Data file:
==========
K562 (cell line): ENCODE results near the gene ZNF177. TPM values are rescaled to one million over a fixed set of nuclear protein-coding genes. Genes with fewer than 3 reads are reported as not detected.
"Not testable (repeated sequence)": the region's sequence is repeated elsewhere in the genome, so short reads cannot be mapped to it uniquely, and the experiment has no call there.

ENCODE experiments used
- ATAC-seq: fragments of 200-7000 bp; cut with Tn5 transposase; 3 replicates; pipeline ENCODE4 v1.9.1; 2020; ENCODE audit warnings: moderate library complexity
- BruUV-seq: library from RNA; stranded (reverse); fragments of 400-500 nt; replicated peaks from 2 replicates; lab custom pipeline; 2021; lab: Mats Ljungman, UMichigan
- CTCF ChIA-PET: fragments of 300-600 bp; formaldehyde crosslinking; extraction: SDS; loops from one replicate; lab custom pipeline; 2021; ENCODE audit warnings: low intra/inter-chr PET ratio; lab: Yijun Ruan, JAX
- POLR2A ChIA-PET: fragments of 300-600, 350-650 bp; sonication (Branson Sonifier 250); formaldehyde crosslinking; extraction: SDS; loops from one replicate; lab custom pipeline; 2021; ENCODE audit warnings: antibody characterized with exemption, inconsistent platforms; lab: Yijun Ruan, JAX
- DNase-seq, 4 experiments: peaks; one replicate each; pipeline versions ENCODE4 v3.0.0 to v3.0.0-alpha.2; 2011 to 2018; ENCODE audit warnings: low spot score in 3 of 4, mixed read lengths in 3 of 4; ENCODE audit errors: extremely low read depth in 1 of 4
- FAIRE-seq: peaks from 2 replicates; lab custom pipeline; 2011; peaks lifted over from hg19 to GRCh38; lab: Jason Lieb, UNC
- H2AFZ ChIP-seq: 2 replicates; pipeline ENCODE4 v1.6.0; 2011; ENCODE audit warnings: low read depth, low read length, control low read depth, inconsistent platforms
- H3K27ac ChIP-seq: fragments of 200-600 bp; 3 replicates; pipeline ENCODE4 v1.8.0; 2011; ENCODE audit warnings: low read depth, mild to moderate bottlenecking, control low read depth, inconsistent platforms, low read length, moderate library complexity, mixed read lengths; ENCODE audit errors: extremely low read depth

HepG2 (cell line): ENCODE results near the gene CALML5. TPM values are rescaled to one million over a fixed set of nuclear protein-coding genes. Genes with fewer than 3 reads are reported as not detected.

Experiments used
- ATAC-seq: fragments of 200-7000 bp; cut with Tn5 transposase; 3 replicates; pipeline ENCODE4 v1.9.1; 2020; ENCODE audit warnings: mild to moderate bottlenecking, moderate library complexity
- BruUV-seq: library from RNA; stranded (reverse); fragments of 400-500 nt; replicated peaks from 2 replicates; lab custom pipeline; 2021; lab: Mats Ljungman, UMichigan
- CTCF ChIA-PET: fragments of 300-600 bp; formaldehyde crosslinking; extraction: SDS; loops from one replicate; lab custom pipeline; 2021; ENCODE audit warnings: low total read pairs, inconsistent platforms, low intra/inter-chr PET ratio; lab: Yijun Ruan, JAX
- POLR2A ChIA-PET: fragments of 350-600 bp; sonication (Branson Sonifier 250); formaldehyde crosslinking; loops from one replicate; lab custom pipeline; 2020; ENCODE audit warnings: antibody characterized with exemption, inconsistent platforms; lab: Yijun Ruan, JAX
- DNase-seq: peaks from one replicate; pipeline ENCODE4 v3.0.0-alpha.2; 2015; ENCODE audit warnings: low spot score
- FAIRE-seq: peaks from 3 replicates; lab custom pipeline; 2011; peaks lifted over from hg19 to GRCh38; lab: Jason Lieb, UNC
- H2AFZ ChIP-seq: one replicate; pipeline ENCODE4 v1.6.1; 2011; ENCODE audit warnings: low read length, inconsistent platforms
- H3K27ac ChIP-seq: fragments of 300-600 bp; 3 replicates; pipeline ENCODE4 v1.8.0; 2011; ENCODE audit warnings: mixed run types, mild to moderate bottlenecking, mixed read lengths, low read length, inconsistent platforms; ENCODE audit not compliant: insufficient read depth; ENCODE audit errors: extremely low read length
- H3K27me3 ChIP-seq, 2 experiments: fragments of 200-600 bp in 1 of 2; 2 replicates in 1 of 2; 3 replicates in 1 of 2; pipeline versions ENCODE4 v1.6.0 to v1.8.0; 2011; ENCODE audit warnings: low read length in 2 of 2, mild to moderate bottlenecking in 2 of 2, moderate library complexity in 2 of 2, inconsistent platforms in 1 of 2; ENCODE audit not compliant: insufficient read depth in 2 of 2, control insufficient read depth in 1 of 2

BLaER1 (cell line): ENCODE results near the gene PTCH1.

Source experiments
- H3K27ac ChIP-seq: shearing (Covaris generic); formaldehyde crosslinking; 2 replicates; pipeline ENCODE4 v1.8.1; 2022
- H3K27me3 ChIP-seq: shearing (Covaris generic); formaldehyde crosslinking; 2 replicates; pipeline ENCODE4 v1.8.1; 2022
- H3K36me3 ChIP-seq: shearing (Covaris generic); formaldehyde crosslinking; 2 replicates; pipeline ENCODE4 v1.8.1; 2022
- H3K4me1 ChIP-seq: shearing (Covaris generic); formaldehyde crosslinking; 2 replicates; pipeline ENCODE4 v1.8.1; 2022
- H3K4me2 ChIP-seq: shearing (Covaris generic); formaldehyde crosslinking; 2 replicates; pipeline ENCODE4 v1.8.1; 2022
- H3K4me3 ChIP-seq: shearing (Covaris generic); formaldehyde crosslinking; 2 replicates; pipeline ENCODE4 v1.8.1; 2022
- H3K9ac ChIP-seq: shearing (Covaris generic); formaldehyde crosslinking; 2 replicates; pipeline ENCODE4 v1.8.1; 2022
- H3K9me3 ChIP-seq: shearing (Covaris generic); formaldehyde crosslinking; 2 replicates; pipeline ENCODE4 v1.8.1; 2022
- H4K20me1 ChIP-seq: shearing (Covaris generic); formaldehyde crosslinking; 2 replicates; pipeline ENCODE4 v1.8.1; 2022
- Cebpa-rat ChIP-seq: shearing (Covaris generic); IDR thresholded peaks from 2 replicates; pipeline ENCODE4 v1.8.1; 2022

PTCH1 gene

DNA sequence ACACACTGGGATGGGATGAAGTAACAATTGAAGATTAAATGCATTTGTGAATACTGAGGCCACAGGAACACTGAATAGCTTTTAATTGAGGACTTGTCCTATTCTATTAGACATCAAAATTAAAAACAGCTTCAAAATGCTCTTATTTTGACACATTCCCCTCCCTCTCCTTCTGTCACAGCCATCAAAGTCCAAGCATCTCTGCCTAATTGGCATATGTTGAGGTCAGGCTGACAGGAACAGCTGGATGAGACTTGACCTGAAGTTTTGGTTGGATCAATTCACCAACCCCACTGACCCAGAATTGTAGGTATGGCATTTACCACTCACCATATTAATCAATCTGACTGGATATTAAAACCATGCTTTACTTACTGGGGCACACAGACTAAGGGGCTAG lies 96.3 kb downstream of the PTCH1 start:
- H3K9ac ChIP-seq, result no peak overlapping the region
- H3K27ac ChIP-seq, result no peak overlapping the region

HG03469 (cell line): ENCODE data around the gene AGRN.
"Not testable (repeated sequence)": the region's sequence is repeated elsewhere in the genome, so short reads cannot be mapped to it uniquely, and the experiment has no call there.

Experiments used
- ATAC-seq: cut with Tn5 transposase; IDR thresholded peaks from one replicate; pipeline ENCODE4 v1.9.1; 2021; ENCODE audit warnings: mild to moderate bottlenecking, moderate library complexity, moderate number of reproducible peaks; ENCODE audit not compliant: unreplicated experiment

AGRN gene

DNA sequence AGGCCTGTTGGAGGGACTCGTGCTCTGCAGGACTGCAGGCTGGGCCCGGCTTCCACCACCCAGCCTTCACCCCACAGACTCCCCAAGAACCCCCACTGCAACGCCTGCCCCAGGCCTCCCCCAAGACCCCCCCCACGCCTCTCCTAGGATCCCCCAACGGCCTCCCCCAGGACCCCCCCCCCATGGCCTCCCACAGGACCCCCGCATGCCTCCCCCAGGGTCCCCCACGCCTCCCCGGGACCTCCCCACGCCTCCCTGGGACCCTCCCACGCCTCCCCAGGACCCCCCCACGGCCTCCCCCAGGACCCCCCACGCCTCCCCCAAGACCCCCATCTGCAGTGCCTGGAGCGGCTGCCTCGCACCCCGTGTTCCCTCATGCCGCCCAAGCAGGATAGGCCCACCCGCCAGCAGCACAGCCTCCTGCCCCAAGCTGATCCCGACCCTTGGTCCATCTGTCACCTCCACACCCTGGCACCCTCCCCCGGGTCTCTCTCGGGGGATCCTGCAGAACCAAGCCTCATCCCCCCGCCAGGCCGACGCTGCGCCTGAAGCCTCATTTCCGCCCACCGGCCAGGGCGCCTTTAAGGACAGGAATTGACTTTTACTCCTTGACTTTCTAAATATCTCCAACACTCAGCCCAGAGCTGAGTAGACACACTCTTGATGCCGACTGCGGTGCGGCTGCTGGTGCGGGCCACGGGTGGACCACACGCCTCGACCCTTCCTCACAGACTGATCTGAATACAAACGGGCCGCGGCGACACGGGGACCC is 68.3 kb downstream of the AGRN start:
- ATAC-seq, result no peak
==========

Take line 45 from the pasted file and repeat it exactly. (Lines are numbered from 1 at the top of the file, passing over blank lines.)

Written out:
- ATAC-seq, result no peak